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The challenging aspect of using cloud-based backups for disaster recovery is the recovery. With bandwidth limited and possibly terabytes of data to be recovered, getting data restored back on-premises within defined RTOs can be challenging. Some cloud backup service providers offer an option to restore data to disks, which are then sent to the customer for local on-premises recovery. Another option is a large on-premises cache of recent backups that can be used for local restores.
“I firmly believe that backups need to be local and from there sent into the cloud; in other words, the backup in the cloud becomes your secondary off-site backup,” said Jim Avazpour, president at OS33 Inc.’s infrastructure division.
On the other hand, depending on the data to be restored, features like compression and, more importantly, data dedupe can make restores from data in the cloud to on-premises infrastructure a viable option. A case in point is Michigan-based Rockford Construction Co., which uses a StorSimple appliance for cloud-based protection of its Exchange and SharePoint infrastructures. “In case of a disaster, we’ll pull VMs [virtual machines] from the cloud; with StorSimple’s deduplication we pretty much have to only pull down one full VM copy and the differences for others,” said Shaun Partridge, vice president (VP) of IT at Rockford Construction.
CLOUD-BASED DR APPROACHES SIDE-BY-SIDE
Enlarge CLOUD-BASED DR APPROACHES SIDE-BY-SIDE diagram.
Back up to and restore to the cloud. In this approach, data isn’t restored back to on-premises infrastructure; instead it’s restored to virtual machines in the cloud. This requires both cloud storage and cloud compute resources, such as Amazon’s Elastic Compute Cloud (EC2). The restore can be done when a disaster is declared or on a continuous basis (pre-staged). Pre-staging DR VMs and keeping them relatively up-to-date through scheduled restores is crucial in cases where aggressive RTOs need to be met. Some cloud service providers facilitate bringing up cloud virtual machines as part of their DR offering. “Several cloud service providers use our products for secure deduped replication and to bring servers up virtually in the cloud,” said Chris Poelker, VP of enterprise solutions at FalconStor Software.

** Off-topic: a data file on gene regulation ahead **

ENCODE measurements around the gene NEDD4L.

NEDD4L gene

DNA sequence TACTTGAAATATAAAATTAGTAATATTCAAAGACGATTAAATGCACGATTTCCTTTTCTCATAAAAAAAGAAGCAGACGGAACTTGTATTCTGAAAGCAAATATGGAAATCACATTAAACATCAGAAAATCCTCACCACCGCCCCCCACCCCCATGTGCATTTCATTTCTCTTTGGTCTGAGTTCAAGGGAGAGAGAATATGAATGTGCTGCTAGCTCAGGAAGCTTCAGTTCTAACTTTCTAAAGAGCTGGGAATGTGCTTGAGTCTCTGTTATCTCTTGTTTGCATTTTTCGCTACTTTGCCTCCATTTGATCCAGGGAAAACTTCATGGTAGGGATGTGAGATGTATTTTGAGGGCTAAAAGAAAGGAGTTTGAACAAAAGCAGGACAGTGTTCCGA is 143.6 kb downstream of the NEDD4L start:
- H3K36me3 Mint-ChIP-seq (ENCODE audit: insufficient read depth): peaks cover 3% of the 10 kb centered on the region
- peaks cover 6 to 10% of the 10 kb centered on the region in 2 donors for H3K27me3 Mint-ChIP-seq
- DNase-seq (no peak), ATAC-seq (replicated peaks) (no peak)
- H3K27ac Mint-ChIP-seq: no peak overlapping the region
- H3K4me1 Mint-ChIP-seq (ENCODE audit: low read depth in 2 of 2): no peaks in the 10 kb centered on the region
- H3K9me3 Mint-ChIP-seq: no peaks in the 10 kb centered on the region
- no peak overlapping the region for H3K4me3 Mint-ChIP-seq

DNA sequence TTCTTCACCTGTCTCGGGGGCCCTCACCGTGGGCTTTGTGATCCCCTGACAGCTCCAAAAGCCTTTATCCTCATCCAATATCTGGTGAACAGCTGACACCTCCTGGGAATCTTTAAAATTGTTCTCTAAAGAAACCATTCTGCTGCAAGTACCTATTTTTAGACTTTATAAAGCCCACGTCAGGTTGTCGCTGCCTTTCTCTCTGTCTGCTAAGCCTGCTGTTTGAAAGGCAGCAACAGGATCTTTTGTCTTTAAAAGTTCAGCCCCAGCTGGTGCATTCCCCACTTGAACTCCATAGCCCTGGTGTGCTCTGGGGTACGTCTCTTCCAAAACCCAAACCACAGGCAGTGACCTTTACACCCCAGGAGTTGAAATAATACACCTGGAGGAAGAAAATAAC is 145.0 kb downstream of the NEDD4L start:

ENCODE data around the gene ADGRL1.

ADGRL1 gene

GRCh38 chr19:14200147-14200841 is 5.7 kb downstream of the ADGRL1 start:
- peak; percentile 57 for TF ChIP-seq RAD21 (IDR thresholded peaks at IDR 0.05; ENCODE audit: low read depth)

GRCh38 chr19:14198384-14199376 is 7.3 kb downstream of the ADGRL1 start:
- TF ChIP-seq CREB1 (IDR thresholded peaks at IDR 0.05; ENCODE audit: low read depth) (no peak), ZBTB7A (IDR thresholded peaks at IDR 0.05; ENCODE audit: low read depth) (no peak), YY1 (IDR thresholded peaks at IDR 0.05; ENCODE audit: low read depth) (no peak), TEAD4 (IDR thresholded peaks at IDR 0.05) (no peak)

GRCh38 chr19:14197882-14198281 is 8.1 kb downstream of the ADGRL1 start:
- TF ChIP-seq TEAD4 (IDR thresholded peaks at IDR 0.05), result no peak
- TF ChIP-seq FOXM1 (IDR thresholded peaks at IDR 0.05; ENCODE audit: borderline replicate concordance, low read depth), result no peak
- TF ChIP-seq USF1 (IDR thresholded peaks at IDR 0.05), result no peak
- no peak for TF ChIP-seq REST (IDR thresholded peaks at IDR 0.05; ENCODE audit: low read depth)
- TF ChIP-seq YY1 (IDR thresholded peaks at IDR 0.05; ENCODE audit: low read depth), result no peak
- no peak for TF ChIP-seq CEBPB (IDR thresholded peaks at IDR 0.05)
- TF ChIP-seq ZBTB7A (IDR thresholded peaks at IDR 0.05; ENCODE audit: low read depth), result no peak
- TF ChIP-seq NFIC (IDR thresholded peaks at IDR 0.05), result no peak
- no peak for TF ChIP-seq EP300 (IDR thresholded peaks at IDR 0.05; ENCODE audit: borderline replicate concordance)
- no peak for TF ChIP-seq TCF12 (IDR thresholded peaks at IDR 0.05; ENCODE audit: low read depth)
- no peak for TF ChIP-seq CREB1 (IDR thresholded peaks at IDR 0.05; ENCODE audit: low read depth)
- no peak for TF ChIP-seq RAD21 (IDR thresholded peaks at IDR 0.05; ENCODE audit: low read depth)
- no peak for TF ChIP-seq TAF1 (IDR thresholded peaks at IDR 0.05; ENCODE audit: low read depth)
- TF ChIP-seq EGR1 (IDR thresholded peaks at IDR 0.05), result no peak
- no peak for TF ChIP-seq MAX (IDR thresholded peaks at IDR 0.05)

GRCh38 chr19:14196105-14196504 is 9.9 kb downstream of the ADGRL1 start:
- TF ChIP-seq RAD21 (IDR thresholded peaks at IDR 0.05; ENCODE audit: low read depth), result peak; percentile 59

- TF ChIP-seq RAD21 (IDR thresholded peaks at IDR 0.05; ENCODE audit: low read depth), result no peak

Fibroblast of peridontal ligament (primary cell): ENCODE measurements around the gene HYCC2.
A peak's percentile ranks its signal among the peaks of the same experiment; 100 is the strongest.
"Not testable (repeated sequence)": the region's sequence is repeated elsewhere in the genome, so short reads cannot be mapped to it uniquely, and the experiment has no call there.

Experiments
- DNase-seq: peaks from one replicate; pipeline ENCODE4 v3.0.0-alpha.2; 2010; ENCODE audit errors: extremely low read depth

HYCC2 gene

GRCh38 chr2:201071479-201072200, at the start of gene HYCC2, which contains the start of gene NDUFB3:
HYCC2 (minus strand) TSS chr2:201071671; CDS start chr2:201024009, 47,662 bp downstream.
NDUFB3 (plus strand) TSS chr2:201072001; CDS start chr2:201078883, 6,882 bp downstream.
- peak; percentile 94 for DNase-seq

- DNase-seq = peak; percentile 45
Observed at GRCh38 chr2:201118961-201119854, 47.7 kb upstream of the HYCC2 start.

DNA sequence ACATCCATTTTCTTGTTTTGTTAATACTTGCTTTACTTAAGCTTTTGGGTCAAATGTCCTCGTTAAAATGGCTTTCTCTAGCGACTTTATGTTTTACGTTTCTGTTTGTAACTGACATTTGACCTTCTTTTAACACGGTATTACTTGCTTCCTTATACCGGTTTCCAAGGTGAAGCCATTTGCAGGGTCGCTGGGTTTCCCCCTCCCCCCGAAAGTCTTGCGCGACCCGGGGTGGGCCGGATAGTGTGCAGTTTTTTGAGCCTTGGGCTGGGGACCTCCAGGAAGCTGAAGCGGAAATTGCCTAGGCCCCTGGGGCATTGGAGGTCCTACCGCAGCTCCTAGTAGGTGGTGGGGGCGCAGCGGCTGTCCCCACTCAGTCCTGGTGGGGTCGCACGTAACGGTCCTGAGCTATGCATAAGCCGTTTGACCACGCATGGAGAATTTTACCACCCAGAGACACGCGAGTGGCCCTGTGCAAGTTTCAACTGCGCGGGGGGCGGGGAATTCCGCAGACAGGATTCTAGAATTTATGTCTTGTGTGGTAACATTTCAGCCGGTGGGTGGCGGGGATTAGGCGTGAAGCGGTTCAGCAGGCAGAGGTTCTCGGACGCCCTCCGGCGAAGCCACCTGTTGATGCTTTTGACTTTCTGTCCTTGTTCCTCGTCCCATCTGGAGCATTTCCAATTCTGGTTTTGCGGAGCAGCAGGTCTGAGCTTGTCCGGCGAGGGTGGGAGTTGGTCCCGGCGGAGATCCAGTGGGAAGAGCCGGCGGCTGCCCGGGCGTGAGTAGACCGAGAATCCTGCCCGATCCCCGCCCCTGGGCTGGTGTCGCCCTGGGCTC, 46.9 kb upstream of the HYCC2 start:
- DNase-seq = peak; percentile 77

Replication to virtual machines in the cloud. For applications that require aggressive recovery time and recovery point objectives (RPOs), as well as application awareness, replication is the data movement option of choice. Replication to cloud virtual machines can be used to protect both cloud and on-premises production instances.
In other words, replication is suitable for both cloud-VM-to-cloud-VM and on-premises-to-cloud-VM data protection. Replication products are based on continuous data protection (CDP), such as CommVault Continuous Data Replicator, snapshots or object-based cloud storage such as EMC Atmos or the Hitachi Content Platform (HCP). “Cloud service provider Peak Web Hosting enables on-premises HCP instances to replicate to a Peak Web HCP instance instead of another on-premises HCP instance,” said Robert Primmer, senior technologist and senior director content services, Hitachi Data Systems.
New options, old fundamentals
The cloud greatly extends disaster recovery options, yields significant cost savings, and enables DR methods in small- and medium-sized businesses (SMBs) that were previously only possible in larger organizations. It does not, however, change the DR fundamentals of having to devise a solid disaster recovery plan, testing it periodically, and having users trained and prepared appropriately.
BIO: Jacob Gsoedl is a freelance writer and a corporate director for business systems. He can be reached at email@example.com.
This was first published in May 2011